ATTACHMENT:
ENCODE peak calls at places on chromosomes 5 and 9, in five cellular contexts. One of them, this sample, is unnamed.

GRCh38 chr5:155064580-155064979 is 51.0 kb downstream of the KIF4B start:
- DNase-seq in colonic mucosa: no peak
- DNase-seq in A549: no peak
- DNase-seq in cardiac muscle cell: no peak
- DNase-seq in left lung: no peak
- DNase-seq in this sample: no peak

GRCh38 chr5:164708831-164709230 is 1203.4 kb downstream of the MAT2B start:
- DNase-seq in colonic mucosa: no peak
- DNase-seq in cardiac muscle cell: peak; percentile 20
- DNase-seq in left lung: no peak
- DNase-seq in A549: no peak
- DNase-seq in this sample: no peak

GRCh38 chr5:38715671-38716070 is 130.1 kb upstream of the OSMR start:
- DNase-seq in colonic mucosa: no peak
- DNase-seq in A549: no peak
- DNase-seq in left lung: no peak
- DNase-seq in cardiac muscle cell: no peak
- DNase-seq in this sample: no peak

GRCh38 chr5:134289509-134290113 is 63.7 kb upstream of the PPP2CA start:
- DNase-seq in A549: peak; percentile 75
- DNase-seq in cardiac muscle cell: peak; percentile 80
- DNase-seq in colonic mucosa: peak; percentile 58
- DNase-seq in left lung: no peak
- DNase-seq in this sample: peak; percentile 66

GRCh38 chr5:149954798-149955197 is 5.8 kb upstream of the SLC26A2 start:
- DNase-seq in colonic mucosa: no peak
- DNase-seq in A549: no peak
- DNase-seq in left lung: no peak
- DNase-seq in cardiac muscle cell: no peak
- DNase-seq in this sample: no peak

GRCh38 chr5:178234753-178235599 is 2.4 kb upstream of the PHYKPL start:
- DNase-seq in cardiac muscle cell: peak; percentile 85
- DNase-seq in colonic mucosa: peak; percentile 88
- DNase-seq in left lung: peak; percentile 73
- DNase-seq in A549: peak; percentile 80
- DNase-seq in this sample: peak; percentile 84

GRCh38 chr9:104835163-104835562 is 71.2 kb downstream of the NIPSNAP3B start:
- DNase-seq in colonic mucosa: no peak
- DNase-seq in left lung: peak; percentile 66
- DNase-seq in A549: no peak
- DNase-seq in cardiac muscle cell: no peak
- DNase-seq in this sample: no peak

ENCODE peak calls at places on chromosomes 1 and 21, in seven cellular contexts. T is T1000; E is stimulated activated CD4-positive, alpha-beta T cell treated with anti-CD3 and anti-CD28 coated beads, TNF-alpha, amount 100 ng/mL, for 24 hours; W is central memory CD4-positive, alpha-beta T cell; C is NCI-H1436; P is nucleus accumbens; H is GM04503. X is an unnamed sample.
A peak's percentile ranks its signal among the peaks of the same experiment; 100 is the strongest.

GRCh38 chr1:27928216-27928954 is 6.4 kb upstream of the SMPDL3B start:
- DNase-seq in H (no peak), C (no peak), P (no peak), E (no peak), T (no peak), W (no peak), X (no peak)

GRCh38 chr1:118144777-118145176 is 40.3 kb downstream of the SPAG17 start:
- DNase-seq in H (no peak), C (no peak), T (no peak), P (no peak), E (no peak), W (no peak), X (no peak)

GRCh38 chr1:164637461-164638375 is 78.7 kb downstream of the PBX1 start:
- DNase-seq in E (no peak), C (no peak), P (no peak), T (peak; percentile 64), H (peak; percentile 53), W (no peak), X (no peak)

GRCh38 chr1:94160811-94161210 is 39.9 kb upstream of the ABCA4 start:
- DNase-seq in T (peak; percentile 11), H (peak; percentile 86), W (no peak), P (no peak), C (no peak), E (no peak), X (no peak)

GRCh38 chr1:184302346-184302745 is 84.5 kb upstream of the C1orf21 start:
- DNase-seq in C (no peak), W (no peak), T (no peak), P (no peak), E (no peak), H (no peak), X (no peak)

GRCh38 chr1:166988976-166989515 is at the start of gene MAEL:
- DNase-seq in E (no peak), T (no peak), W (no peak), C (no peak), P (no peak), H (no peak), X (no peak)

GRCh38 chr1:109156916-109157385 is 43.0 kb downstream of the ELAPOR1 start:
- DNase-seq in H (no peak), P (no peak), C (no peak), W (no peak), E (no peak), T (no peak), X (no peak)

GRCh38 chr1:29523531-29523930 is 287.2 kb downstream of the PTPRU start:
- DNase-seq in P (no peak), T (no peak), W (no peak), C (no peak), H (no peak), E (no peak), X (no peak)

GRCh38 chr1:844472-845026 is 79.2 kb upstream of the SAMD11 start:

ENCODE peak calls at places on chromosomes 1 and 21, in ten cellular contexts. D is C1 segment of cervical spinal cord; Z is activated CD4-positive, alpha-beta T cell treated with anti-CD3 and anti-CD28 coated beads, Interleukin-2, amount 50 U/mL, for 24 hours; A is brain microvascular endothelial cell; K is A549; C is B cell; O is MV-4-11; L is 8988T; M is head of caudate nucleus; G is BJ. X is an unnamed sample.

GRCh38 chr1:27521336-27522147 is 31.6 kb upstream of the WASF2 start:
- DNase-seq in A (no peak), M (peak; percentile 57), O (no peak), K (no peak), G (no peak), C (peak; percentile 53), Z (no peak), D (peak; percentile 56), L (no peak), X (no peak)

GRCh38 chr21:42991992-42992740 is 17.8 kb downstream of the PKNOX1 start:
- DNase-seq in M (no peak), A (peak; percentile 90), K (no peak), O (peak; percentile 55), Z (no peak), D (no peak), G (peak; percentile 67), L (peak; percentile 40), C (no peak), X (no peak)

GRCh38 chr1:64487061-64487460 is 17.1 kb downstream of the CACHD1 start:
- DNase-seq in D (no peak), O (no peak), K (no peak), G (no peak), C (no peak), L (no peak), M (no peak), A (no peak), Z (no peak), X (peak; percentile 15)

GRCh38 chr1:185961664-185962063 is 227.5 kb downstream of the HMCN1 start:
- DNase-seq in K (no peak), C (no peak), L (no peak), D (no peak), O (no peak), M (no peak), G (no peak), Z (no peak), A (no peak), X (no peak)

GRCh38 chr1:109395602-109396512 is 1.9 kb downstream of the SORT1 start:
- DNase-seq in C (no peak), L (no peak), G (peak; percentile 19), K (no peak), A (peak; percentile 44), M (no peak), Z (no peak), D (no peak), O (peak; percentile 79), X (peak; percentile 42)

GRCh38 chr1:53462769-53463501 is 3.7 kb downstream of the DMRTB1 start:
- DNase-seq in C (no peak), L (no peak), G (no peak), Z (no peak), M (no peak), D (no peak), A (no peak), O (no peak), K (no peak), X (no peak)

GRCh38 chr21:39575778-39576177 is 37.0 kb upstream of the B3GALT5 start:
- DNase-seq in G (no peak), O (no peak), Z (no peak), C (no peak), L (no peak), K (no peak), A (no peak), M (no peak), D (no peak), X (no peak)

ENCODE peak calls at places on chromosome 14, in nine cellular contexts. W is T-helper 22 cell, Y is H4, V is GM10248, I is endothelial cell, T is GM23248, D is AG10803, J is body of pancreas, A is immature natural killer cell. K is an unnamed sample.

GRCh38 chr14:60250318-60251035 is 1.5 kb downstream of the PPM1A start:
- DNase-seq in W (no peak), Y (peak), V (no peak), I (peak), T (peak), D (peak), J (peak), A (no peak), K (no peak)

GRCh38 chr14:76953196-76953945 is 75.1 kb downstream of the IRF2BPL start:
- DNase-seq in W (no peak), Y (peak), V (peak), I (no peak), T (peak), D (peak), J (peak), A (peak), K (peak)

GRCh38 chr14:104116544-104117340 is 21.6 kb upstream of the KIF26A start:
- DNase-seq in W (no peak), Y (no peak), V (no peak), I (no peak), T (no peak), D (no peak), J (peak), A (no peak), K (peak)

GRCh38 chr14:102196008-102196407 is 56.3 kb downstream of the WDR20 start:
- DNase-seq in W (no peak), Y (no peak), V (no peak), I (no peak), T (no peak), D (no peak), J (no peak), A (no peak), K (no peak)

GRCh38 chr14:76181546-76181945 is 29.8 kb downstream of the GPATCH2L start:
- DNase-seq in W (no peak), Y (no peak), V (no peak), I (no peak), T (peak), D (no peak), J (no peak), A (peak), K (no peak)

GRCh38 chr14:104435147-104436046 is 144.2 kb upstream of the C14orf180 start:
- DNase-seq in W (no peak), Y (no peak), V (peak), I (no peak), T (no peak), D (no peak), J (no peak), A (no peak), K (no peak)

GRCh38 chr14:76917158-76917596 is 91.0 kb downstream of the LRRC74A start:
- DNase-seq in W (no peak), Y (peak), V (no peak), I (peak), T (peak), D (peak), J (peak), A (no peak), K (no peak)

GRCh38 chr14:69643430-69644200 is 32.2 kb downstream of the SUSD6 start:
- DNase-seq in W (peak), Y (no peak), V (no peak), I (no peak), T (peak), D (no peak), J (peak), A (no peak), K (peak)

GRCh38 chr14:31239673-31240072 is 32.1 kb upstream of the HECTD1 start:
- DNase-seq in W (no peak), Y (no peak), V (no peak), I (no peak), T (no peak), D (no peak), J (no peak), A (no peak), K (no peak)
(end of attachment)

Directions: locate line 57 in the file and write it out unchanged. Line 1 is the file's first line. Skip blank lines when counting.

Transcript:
- DNase-seq in E (no peak), T (no peak), W (no peak), C (no peak), P (no peak), H (no peak), X (no peak)